Today, Texas filed its reply brief in the election challenge case, which means the briefing is complete and the Supreme Court can act at any time.
The justices could issue an order saying that they refuse to hear the case, agree to hear the case, or rule in favor of Texas.
Read brief here.
About the Supreme Court Case:
Texas made the claim that the presidential election held in Pennsylvania, Georgia, Wisconsin, and Michigan all violated election laws by doing away with security measures therefore causing skewed results in favor of candidate Joe Biden. The suit is asking for the voting results in the battleground states to be thrown out because of the change in voting procedures that allowed expanded mail-in voting during the COVID-19 pandemic.
According to the United States Constitution, the legislature of each state has absolute authority for how presidential electors are chosen. The Texas lawsuit claims the odds of Biden overcoming Trump’s lead and winning any of the states was one in a quadrillion.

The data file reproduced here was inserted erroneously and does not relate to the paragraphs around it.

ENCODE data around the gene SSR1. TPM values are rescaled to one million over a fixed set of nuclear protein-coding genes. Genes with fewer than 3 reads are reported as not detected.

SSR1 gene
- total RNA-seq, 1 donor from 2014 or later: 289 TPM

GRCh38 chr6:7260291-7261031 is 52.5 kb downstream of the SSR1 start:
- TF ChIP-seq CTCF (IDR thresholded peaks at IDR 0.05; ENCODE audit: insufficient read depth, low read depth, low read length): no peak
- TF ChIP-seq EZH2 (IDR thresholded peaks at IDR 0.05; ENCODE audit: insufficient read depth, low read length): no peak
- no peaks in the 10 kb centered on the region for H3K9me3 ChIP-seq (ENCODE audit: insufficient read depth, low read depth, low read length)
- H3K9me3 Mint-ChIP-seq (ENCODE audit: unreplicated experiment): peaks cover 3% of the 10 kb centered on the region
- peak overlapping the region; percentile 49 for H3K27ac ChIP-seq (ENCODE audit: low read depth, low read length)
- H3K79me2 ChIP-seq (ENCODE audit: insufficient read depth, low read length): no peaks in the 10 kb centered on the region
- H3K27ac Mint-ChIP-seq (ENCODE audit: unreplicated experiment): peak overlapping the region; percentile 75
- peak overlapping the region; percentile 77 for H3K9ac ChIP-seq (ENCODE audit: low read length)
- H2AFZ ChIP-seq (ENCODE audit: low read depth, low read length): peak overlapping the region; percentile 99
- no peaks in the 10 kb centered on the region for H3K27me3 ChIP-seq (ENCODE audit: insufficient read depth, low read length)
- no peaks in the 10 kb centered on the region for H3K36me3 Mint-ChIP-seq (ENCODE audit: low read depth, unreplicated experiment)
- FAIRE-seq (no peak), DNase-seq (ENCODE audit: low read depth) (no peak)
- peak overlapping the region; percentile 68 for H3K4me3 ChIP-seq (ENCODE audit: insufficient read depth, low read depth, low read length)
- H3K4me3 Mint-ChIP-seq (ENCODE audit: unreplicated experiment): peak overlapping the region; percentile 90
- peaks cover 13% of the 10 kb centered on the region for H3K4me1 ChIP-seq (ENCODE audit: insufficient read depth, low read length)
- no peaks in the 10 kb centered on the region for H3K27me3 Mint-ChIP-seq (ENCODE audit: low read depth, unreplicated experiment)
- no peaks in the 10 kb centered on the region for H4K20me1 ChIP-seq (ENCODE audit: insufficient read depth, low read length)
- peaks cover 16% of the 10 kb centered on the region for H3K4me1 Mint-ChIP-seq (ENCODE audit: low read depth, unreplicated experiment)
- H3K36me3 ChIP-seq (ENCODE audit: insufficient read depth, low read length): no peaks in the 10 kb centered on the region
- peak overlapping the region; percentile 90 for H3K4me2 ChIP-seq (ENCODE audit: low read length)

“The probability of former Vice President Biden winning the popular vote in the four Defendant States — Georgia, Michigan, Pennsylvania, and Wisconsin — independently given President Trump’s early lead in those States as of 3 a.m. on November 4, 2020, is less than one in a quadrillion, or 1 in 1,000,000,000,000,000,” it reads at one point. “For former Vice President Biden to win these four States collectively, the odds of that event happening decrease to less than one in a quadrillion to the fourth power.”
“The same less than one in a quadrillion statistical improbability of Mr. Biden winning the popular vote in the four Defendant States — Georgia, Michigan, Pennsylvania, and Wisconsin — independently exists when Mr. Biden’s performance in each of those Defendant States is compared to former Secretary of State Hilary [sic] Clinton’s performance in the 2016 general election and President Trump’s performance in the 2016 and 2020 general elections,” it reads. “Again, the statistical improbability of Mr. Biden winning the popular vote in these four States collectively is 1 in 1,000,000,000,000,000.”